We’re in the dog days of Summer and the Lakers roster is not yet full.  Rarely will a championship squad have a camp invite make its team, so at some point in the next few weeks we can expect the Lakers to add the additional pieces to fill out the roster that it will take into next season.  We’ve been discussing the potential names that the Lakers could potentially pick up ad nauseam so let’s not rehash them now.  However, the question still remains – who will be the other guys that make up the Lakers?

Sadly, the answer to that question isn’t an easy one.  Recently, there have been many names linked to the Lakers but none have actually decided to latch on to a ready made championship team.  Raja Bell.  Matt Barnes.  Even Jeremy Lin.  All of these guys have been discussed as options and all of them are likely to be on another team’s roster next season.  But why?  I mean, why wouldn’t a player – whether a veteran or a youngster – want to join a team where he could potentially win a championship, play with fantastic teammates, be coached by Phil Jackson, all while living in Los Angeles?

The answer is quite simple, actually.

Money and minutes.  These are things that matter to free agents and the Lakers don’t have enough of either to really offer any new addition.

From a money standpoint, the Lakers still have the remaining portion of their mid-level exception – approximately 1.7 million – and still have the ability to sign players for the veteran’s minimum.  However, salaries starting at less than 2 million dollars aren’t exactly the most popular thing going right now.  We all know that the Lakers are looking for another wing and a big man, but look at what the guys that play these positions (and were essentially some of the last serviceable players on the market) are signing for right now.  Matt Barnes – before a salary cap miscalculation – was about to sign with Toronto for 4.5 million a year.  Raja Bell signed for 10 million over 3 seasons.  Brad Miller signed for 15 million over 3 years (though the 3rd year is only partially guaranteed).  CJ Watson just got offered a 2 year, 6.5 million dollar contract by the Bulls and will be signed and traded by the Warriors to Chicago.  What do all these guys have in common besides being good fits for the Lakers that will be playing for other teams next year?  They’ll all be making double (or more) what the Lakers could offer them after they inked Steve Blake to his 4 year/16 million dollar deal.  Essentially, the Lakers were never going to get any of these guys because their price tags were too high.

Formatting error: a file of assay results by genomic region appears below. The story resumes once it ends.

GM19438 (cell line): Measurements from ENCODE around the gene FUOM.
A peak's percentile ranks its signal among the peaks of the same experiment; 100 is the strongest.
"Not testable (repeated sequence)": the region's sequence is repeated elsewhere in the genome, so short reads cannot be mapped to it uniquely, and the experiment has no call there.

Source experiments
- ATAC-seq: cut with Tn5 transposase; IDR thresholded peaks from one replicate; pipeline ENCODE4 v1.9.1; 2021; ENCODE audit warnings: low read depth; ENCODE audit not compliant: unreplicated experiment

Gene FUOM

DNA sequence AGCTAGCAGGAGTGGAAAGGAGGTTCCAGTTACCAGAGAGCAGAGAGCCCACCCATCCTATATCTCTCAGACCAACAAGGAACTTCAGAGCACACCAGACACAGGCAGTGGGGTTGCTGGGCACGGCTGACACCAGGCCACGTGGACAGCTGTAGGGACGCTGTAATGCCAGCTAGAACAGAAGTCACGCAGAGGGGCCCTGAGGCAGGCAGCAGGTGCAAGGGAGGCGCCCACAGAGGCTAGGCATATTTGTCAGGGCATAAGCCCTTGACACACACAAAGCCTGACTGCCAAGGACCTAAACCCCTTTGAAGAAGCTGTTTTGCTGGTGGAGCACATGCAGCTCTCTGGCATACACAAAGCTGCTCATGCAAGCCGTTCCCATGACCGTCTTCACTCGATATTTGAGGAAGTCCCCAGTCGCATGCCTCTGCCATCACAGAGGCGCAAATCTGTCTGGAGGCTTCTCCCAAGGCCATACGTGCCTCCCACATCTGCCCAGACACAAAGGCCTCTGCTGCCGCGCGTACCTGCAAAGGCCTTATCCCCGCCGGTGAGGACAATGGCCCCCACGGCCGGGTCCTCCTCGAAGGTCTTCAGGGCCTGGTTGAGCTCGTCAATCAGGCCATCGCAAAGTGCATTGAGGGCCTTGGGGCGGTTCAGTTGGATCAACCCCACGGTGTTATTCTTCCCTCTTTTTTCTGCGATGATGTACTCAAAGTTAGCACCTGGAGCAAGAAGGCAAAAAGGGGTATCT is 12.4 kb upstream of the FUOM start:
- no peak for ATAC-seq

And what about from a minutes standpoint?  Well, it’s not much rosier for players looking at the Lakers from that side of the equation either.  When looking at every position, the Lakers just don’t have a lot of minutes available for any new player.  At point guard, the Lakers are looking at a combo of Fisher and Blake.  Any minutes that they don’t play will likely go to Sasha ( or if Shannon Brown returns, he could play these minutes).  At shooting guard, the Lakers are more than set with Kobe playing anywhere between 30-40 minutes in every game that’s not a blowout and the remaining minutes will go to Sasha (or again, if Shannon returns those minutes will be his or we could even see Artest play some minutes at SG).  At SF, there’s Artest who will sop up those same 30-40 minutes that Kobe plays at SG with it very likely that Kobe will be the primary back up at SF if Walton isn’t healthy next year.  If Walton is healthy enough to play he’ll cut into Ron/Kobe’s minutes at SF and if Ebanks develops at a reasonable rate he may even see some minutes next year.  At PF and C, the Lakers will go with their typical rotation of Gasol, Bynum, and Odom.  You know, the front court that has helped lead the team to back to back championships.  When looking at the Lakers’ rotation, where will the minutes come from?  During blowouts?  If an injury happens?  With the hope that Phil cuts back on the court time of Kobe and/or Artest?  While some of these things are possible and others may even be likely, it’s not like there’s a guarantee of firm playing time out there.